Ivory Coast ( Côte d’Ivoire)

Updates on the situation will be registered in post with the category ‘Ivory Coast’.

New Year’s Day, 2011 update.
Update Jan 5, 2011
Update Mrch 3, 2011, Six female demonstrators shot dead, electricity and water shut down in the north. UN fears civil war.

This information is taken from an interview that Democracy Now conducted with Horace Campbell, Professor of Political Science and African American Studies at Syracuse University.

Recent history:
The incumbent president, Laurent Gbagbo, has refused to leave office after the elections held in November. The U.N., the European Union, the United States, the African Union and the West African regional bloc ECOWAS all say that opposition leader Alassane Ouattara won the November 28 vote. The president of ECOWAS (Economic Community Of West African States) has threatened to use force to remove Gbagbo if he refuses to cede the presidency to Ouattara.

According to a report on the BBC military action by ECOWAS may not be in the cards as Nigeria is about to hold elections and military action would not be popular and the type of military equipment needed for such an action is lacking.

Quoting Professor Campbell:

“…we have a situation where the person who has lost the election, Laurent Gbagbo, is refusing to step down. And in the process of refusing to step down, he and those around him, they are invoking all forms of xenophobia and hostility to people from the north in order to divide the country. Thankfully, the days when Liberia, Sierra Leone and Guinea were places that could provide the mercenaries so that Gbagbo could develop war, thankfully, we are in the state of transition in Sierra Leone, in Liberia and Guinea so that the possibility for war will be dependent on the extent to which Gbagbo can get support from persons like Lanny Davis in the United States and the bankers and financial elements within the country that will finance his army. ….

What we have to do in this country, we have, in this country, to call on Hillary Clinton to distance herself from Lanny Davis, who has been employed by Gbagbo to lobby for him in Washington to present the government as a transparent and democratic government.”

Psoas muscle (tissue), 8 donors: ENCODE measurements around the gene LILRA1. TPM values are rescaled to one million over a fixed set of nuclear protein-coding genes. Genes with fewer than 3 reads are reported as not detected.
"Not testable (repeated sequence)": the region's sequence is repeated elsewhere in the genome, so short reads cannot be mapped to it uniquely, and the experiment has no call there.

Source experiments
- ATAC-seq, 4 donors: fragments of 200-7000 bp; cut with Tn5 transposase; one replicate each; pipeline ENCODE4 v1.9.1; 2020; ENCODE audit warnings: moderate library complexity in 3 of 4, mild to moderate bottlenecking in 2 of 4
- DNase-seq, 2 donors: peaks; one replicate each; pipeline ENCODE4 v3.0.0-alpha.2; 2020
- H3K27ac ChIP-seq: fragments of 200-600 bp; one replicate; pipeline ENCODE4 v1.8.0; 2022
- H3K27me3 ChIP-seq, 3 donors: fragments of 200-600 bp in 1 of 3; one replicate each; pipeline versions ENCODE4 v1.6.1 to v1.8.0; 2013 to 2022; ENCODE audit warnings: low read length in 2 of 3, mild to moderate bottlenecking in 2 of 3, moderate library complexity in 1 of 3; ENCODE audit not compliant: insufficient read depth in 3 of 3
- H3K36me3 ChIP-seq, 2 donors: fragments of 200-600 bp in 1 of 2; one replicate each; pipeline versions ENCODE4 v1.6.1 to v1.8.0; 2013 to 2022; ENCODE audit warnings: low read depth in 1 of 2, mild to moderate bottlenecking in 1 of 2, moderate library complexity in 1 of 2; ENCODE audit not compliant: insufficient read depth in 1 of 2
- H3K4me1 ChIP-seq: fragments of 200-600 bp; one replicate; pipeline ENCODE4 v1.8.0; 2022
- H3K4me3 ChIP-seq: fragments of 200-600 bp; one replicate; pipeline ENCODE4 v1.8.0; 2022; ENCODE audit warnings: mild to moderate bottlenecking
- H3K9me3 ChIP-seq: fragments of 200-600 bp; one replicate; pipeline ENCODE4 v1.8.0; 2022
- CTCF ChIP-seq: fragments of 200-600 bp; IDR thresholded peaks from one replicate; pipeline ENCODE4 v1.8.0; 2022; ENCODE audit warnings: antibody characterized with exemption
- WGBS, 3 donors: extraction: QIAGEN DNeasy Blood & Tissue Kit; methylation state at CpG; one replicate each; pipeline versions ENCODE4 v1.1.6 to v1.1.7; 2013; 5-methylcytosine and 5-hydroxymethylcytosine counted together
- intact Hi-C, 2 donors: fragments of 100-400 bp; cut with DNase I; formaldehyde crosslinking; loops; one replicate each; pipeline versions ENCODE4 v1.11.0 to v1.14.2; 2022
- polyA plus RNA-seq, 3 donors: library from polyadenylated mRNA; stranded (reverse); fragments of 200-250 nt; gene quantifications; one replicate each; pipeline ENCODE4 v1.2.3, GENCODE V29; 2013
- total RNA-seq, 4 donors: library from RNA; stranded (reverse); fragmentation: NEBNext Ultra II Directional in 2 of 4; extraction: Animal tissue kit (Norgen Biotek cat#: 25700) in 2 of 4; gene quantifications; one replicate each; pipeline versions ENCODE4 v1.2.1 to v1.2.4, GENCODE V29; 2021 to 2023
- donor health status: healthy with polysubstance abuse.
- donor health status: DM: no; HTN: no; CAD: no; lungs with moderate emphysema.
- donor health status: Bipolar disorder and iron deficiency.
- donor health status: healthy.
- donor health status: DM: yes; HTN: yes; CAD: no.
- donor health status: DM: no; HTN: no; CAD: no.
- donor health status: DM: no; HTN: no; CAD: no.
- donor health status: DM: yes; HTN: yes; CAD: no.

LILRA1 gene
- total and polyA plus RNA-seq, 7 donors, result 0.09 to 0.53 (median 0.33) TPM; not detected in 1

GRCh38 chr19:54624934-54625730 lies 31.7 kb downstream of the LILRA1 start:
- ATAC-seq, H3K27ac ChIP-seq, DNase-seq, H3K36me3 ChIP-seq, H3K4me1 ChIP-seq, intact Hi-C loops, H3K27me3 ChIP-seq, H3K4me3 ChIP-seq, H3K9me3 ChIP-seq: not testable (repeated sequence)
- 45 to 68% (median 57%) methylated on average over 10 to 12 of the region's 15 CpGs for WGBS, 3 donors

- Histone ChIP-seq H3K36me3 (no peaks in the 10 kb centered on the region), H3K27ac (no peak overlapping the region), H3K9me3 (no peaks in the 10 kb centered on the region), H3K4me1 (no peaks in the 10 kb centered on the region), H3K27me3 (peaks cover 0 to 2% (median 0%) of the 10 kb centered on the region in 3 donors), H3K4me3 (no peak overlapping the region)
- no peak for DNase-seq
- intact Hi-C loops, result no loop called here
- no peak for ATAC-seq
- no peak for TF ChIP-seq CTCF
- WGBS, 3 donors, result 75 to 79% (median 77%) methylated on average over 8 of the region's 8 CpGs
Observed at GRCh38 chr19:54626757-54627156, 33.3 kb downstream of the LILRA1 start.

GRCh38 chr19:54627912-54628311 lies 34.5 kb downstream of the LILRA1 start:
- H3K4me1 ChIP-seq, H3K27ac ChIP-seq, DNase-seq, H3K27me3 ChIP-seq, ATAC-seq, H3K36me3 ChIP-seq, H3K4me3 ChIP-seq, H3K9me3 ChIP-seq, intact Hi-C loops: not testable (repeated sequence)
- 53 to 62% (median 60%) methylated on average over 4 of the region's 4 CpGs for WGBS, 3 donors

LSW last wrote about Lanny Davis in connection with the coup in Honduras. He was/is a lobbyist for fractions supporting the coup. Professor Campbell says that Davis is connected to the Clinton faction of the Democratic Party and LSW quotes at length because it is important to get this (the reader is left to fill in the adjective) out into public light:

“It’s the Clinton faction of the Democratic Party politics. And he has been an adviser to Bill Clinton, and he remains close to the Clintons. Lanny Davis has a lobbying firm. Right now he’s employed by one of the worst dictators in Africa, the Nguema clique, that has ruled Equatorial Guinea for 30 years. This is a government that has vast wealth from oil companies, whose children own mansions in California, where banks in Washington, D.C. holds money that should be used for water supplies and health for the people of Equatorial Guinea. Now, this government, Equatorial Guinea, employed Lanny Davis, who’s a lobbyist in Washington, to present an image of these dictators in Equatorial Guinea that could be sold to the corporate elements in the United States of America.”

Salon writes that “Lanny Davis has dropped the account of Laurent Gbagbo, the embattled Ivory Coast leader who was paying Davis $100,000 per month to advocate for him in Washington.”

Background on Ivory Coast
The president of the Ivory Coast, Houphouët-Boigny, when the country attained its independence, made the Ivory Coast a base for counter-revolution in Africa, and allowed the forces of French colonialism, exploitation and militarism to converge in the Ivory Coast and was a base for the support of apartheid in South Africa and of Savimbi in Angola.

As a result of intense investment in the country many people from Burkina Faso, Ghana, Liberia, Sierra Leone and Ghana, came to work on the banana and cocoa plantations, with the result that many people who live in the north of the country have ancestors who were migrant workers.

When Houphouët-Boigny died in 1993, Ouattara was the prime minister but the Supreme Court issued a judgement that people from the north were not Ivorian citizens. Ouattara’s mother was supposedly from Burkina Faso, was not allowed to stand for the presidency.

Between 2000 and 2004 there was a civil war because a general, who was head of the army, did not allow Gbagbo to be president after Gbagbo won an election that he himself ran. The civil war brought on the intervention by the African Union and South Africa.

LSW thinks that the following is key to gaining at least a superficial understanding of the present situation and thus quotes directly from Prof. Campbell:

“…the African Union worked to overturn that judgment of the Supreme Court that said that persons from the north could not be citizens.

And this idea is a sentiment that is whipped up in the country called Ivority. Ivority is a chauvinistic notion. It is an anti-pan-African notion. It’s a notion that says only those who are Christian from the southern area of the country can be citizens. Now, this is not something that is carried by the majority of the citizens of the Ivory Coast; this is an idea that is whipped up by the elements of the Ivorian capitalist class. These are Ivorians who have made millions of dollars out of cocoa plantation, out of exploiting the workers in the Ivory Coast.”